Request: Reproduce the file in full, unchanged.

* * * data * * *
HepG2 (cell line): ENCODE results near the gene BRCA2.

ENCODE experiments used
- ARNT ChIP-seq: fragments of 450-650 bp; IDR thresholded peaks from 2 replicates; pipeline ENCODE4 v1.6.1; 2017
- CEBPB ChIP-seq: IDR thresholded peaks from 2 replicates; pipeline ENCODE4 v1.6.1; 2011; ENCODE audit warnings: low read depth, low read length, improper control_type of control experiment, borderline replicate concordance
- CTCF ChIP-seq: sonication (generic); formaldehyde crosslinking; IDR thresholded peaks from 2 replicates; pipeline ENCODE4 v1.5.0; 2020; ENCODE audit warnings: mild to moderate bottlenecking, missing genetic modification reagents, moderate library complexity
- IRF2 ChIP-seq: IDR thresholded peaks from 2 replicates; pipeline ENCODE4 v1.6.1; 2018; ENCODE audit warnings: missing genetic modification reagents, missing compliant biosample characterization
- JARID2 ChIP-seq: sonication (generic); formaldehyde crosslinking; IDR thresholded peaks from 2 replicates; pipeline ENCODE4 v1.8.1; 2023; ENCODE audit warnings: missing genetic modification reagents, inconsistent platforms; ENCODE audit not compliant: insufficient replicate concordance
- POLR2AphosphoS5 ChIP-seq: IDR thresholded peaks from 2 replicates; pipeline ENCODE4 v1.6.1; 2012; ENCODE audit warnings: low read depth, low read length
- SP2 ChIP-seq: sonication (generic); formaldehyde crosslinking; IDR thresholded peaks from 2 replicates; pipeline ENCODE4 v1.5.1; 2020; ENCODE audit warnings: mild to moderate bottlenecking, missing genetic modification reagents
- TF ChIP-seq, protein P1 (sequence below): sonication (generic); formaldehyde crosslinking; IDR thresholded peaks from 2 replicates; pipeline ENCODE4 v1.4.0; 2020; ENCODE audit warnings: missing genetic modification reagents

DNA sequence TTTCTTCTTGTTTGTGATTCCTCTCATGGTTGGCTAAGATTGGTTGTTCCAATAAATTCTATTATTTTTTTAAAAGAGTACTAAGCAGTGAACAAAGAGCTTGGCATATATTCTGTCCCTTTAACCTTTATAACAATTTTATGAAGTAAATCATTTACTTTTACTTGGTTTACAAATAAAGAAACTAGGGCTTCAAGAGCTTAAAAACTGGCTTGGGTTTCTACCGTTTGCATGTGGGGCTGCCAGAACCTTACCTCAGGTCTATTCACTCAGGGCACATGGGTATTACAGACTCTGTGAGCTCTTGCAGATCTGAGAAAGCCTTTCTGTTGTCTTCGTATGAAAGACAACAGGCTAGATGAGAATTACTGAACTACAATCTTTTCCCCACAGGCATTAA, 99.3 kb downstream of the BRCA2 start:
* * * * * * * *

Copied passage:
HepG2 (cell line): ENCODE results near the gene BRCA2.

ENCODE experiments used
- ARNT ChIP-seq: fragments of 450-650 bp; IDR thresholded peaks from 2 replicates; pipeline ENCODE4 v1.6.1; 2017
- CEBPB ChIP-seq: IDR thresholded peaks from 2 replicates; pipeline ENCODE4 v1.6.1; 2011; ENCODE audit warnings: low read depth, low read length, improper control_type of control experiment, borderline replicate concordance
- CTCF ChIP-seq: sonication (generic); formaldehyde crosslinking; IDR thresholded peaks from 2 replicates; pipeline ENCODE4 v1.5.0; 2020; ENCODE audit warnings: mild to moderate bottlenecking, missing genetic modification reagents, moderate library complexity
- IRF2 ChIP-seq: IDR thresholded peaks from 2 replicates; pipeline ENCODE4 v1.6.1; 2018; ENCODE audit warnings: missing genetic modification reagents, missing compliant biosample characterization
- JARID2 ChIP-seq: sonication (generic); formaldehyde crosslinking; IDR thresholded peaks from 2 replicates; pipeline ENCODE4 v1.8.1; 2023; ENCODE audit warnings: missing genetic modification reagents, inconsistent platforms; ENCODE audit not compliant: insufficient replicate concordance
- POLR2AphosphoS5 ChIP-seq: IDR thresholded peaks from 2 replicates; pipeline ENCODE4 v1.6.1; 2012; ENCODE audit warnings: low read depth, low read length
- SP2 ChIP-seq: sonication (generic); formaldehyde crosslinking; IDR thresholded peaks from 2 replicates; pipeline ENCODE4 v1.5.1; 2020; ENCODE audit warnings: mild to moderate bottlenecking, missing genetic modification reagents
- TF ChIP-seq, protein P1 (sequence below): sonication (generic); formaldehyde crosslinking; IDR thresholded peaks from 2 replicates; pipeline ENCODE4 v1.4.0; 2020; ENCODE audit warnings: missing genetic modification reagents

DNA sequence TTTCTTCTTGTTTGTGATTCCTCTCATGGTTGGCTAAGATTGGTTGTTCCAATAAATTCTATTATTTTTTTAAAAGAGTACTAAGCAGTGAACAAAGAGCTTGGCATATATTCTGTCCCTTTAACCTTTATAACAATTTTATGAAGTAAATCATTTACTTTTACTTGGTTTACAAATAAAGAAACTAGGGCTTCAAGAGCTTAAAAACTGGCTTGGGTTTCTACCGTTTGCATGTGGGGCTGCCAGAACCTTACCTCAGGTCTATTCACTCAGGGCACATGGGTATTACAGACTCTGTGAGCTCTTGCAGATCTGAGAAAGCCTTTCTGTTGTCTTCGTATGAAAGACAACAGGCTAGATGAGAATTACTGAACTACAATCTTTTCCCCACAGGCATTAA, 99.3 kb downstream of the BRCA2 start: